Recently, the Calgary Sun put out an article saying that the production crew from Fargo was seeking non-classic clunkers for a season two episode of Fargo.
I have a buddy who owns such a car and forwarded the info to him. The Fargo crew got back to him and wanted his car for a couple days and I went down with him to snap a few shots.
The hotel in the background is not currently in use. I didn’t have many details, as we only spoke to a rep for a few minutes, but by the sounds of it they needed a lot of cars for a shot of a parking lot and hotel.
These photos were taken with a Canon film camera, sorry can’t remember which one, probably an FD mount, as this looks like my 20mm f2.8 lens. I used Kodak Ektar 100, and processed with a three step C-41 kit.
The shots used involving these cars are supposed to appear on season 2, either episode seven or eight, couldn’t confirm 100%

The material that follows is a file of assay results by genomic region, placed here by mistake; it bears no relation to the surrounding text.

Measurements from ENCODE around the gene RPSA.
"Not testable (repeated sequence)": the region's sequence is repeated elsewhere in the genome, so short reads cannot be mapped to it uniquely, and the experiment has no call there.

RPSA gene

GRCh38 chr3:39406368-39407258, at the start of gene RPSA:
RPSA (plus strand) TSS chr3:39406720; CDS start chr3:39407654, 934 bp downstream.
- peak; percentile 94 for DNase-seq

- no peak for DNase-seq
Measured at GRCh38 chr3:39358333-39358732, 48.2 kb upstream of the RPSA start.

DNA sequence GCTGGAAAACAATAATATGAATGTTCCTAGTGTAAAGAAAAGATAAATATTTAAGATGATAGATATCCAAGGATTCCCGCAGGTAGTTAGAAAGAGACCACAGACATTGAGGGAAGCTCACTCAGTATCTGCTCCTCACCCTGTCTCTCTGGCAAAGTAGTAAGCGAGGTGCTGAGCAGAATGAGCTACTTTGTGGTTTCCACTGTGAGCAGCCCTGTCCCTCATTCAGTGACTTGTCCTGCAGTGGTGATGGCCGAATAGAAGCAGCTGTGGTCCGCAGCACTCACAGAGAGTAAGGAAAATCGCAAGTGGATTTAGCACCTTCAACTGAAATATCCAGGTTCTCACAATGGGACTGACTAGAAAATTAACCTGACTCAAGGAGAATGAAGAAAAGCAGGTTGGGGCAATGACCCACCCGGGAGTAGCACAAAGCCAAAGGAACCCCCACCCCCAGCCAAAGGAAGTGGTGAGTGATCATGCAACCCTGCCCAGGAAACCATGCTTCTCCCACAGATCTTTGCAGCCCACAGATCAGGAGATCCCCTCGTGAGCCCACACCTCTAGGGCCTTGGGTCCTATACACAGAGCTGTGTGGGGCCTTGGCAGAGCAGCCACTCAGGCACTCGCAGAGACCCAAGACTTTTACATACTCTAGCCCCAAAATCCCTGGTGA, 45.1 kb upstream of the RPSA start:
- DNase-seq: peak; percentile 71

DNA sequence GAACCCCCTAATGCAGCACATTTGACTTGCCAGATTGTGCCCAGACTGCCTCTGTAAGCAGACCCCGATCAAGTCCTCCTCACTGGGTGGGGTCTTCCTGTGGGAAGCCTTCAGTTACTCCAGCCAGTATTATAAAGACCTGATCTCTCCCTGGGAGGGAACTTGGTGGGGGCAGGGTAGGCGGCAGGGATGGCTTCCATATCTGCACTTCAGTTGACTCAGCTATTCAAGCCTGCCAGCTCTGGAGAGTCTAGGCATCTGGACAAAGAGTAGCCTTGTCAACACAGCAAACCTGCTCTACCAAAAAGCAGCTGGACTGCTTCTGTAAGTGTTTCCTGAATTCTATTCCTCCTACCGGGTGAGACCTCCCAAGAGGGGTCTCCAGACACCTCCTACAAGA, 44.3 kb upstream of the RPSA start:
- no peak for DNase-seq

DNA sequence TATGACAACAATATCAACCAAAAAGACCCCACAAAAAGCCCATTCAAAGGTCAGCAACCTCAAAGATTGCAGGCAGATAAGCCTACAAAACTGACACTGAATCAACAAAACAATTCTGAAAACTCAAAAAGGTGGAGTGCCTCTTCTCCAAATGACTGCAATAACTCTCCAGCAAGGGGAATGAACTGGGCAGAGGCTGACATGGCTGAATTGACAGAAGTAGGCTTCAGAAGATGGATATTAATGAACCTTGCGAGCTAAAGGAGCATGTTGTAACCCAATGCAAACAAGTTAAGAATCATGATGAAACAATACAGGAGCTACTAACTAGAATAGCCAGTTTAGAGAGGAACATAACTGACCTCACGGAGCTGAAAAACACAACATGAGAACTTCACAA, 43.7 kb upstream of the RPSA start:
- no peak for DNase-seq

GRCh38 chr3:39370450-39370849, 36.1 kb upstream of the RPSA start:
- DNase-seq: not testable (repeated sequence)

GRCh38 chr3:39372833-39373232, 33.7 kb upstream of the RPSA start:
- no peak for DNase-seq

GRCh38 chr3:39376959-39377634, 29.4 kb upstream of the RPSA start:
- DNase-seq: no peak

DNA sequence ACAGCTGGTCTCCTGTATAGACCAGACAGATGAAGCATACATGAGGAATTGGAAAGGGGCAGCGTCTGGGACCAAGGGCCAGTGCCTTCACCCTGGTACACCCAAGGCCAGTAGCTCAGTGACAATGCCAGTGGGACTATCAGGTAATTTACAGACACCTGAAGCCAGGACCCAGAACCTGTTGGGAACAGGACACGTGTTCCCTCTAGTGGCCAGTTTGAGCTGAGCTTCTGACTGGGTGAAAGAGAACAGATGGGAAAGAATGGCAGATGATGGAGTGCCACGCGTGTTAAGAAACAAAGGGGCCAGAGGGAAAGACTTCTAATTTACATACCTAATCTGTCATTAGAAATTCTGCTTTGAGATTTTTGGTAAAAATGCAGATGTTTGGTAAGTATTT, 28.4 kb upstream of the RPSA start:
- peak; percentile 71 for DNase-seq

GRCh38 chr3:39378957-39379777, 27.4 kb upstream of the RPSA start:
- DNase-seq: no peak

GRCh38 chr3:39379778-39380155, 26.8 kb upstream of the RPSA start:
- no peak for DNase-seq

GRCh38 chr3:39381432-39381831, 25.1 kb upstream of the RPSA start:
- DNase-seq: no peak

I made a goal this year. To have some kind of art show. Many of us photographers with today’s social media never get the opportunity to, actually, walk up to one of our photos and see it on something besides a hunk of glass with a blue glow.
All those megapixels gone to waste by 72dpi Facebook Page’s and Blogs.
The opportunity presented itself when I received a call from The Calgary Homeless Foundation: They wanted to contract me for a first of its kind art project, here in southern Alberta. It wasn’t my first time dealing with CHF and I was more than happy to help and I didn’t even ask how much it paid.
The Calgary Homeless Foundation, in conjunction with This is My City are building a 30 unity assisted living condominium for those transitioning from homelessness in what is known as the Beltline. I had a lot of creative control, I was basically left to my own devices, but here’s what the parameters were….